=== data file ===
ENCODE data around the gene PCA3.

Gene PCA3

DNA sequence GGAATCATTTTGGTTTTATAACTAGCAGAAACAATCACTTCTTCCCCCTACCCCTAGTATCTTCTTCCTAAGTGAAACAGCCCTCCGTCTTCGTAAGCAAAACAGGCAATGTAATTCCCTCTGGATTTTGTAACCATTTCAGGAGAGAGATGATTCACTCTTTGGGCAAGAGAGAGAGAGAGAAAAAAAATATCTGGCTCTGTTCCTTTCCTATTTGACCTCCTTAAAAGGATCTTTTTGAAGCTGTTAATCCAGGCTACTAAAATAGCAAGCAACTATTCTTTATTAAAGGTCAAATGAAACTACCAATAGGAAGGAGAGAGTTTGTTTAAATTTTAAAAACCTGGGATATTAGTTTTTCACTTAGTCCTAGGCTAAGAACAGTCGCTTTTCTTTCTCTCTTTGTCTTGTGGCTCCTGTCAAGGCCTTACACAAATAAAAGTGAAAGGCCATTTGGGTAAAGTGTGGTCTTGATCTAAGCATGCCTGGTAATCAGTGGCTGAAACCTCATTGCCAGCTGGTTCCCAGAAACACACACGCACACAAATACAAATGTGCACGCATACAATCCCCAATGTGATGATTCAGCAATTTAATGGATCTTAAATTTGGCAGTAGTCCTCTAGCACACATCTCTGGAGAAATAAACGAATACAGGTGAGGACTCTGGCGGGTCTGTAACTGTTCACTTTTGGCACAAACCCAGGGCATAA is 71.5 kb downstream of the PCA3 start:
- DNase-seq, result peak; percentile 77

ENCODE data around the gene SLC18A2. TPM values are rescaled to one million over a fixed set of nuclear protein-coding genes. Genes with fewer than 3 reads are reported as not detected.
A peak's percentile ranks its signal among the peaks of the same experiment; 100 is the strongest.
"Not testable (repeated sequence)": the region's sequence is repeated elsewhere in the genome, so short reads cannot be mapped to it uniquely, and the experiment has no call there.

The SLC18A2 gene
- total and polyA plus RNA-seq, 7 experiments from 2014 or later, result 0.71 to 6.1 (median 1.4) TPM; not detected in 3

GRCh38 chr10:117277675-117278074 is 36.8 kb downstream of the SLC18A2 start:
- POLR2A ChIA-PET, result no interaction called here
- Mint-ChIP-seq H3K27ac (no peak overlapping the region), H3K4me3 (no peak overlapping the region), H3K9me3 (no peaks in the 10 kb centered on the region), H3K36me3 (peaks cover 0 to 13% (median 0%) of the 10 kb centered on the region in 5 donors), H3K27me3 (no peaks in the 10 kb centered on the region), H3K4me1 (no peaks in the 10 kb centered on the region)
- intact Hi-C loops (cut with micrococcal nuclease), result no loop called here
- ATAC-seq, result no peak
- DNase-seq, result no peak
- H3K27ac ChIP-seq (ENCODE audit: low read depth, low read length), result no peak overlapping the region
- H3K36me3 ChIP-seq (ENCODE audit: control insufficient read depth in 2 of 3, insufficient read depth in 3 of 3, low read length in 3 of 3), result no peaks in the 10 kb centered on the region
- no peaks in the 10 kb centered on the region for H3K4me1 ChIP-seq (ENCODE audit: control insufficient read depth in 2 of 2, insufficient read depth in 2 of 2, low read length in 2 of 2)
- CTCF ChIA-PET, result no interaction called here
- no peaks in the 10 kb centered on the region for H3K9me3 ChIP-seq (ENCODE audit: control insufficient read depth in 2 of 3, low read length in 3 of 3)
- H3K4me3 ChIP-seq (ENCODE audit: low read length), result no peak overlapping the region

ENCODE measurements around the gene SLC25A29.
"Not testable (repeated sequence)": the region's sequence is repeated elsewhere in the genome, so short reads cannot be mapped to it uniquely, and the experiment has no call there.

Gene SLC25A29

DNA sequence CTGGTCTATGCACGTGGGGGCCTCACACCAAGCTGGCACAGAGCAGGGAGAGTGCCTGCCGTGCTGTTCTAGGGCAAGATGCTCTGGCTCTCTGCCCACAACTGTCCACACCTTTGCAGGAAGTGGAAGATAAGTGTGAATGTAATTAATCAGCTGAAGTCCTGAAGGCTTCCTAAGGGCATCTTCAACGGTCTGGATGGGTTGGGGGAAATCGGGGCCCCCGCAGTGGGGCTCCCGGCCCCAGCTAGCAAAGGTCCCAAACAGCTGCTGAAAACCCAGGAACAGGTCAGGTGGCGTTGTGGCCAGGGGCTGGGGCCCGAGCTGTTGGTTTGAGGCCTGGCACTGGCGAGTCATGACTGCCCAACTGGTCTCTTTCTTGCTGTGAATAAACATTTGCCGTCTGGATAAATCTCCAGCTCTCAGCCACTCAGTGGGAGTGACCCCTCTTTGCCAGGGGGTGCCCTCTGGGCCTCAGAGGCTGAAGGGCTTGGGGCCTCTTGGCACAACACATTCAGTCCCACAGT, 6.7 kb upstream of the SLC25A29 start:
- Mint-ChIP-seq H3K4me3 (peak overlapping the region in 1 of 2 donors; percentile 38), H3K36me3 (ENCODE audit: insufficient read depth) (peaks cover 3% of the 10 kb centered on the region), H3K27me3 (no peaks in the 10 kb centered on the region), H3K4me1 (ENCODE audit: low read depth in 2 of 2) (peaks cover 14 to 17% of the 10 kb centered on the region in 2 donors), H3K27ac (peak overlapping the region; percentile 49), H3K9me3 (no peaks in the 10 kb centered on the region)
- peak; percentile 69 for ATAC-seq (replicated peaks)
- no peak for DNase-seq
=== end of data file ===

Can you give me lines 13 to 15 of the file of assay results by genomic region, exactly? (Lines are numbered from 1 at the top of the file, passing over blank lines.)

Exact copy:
- intact Hi-C loops (cut with micrococcal nuclease), result no loop called here
- ATAC-seq, result no peak
- DNase-seq, result no peak